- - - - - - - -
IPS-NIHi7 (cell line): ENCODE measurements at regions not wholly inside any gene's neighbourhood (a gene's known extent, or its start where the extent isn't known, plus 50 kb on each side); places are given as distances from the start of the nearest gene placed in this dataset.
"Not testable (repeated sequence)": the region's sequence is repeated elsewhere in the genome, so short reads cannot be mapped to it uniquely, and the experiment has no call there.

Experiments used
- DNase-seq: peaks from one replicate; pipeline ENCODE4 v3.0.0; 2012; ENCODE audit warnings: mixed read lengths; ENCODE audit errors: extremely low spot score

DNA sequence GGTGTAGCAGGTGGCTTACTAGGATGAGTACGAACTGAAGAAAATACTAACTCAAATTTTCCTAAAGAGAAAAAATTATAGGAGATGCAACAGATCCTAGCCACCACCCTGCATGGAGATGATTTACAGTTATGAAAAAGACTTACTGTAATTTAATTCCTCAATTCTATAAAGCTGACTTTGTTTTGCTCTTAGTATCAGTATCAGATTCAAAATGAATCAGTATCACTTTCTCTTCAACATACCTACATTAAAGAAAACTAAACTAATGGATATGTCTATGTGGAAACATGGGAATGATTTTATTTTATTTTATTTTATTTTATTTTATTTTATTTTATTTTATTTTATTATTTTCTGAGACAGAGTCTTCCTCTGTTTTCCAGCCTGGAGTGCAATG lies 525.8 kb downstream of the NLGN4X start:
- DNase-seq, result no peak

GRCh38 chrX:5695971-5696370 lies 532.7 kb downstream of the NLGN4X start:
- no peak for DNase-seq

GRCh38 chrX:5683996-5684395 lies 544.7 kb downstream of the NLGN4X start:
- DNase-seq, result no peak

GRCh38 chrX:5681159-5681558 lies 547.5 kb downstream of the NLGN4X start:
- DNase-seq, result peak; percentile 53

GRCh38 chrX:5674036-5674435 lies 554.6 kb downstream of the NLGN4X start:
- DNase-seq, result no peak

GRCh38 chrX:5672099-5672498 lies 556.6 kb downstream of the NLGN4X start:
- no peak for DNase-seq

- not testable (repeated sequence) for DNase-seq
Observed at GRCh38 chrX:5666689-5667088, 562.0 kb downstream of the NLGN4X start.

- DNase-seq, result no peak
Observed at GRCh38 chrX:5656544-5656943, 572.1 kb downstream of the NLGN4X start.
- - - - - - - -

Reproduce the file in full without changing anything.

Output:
IPS-NIHi7 (cell line): ENCODE measurements at regions not wholly inside any gene's neighbourhood (a gene's known extent, or its start where the extent isn't known, plus 50 kb on each side); places are given as distances from the start of the nearest gene placed in this dataset.
"Not testable (repeated sequence)": the region's sequence is repeated elsewhere in the genome, so short reads cannot be mapped to it uniquely, and the experiment has no call there.

Experiments used
- DNase-seq: peaks from one replicate; pipeline ENCODE4 v3.0.0; 2012; ENCODE audit warnings: mixed read lengths; ENCODE audit errors: extremely low spot score

DNA sequence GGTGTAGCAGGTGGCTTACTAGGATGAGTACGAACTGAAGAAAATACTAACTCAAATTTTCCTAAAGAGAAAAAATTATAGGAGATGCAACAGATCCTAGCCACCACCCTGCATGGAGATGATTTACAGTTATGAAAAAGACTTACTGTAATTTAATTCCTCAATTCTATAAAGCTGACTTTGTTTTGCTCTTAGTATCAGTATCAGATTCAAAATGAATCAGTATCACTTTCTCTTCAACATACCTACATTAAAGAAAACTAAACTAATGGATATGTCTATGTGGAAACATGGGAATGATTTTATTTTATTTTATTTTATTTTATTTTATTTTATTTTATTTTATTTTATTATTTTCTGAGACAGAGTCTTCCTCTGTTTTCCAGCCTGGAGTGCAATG lies 525.8 kb downstream of the NLGN4X start:
- DNase-seq, result no peak

GRCh38 chrX:5695971-5696370 lies 532.7 kb downstream of the NLGN4X start:
- no peak for DNase-seq

GRCh38 chrX:5683996-5684395 lies 544.7 kb downstream of the NLGN4X start:
- DNase-seq, result no peak

GRCh38 chrX:5681159-5681558 lies 547.5 kb downstream of the NLGN4X start:
- DNase-seq, result peak; percentile 53

GRCh38 chrX:5674036-5674435 lies 554.6 kb downstream of the NLGN4X start:
- DNase-seq, result no peak

GRCh38 chrX:5672099-5672498 lies 556.6 kb downstream of the NLGN4X start:
- no peak for DNase-seq

- not testable (repeated sequence) for DNase-seq
Observed at GRCh38 chrX:5666689-5667088, 562.0 kb downstream of the NLGN4X start.

- DNase-seq, result no peak
Observed at GRCh38 chrX:5656544-5656943, 572.1 kb downstream of the NLGN4X start.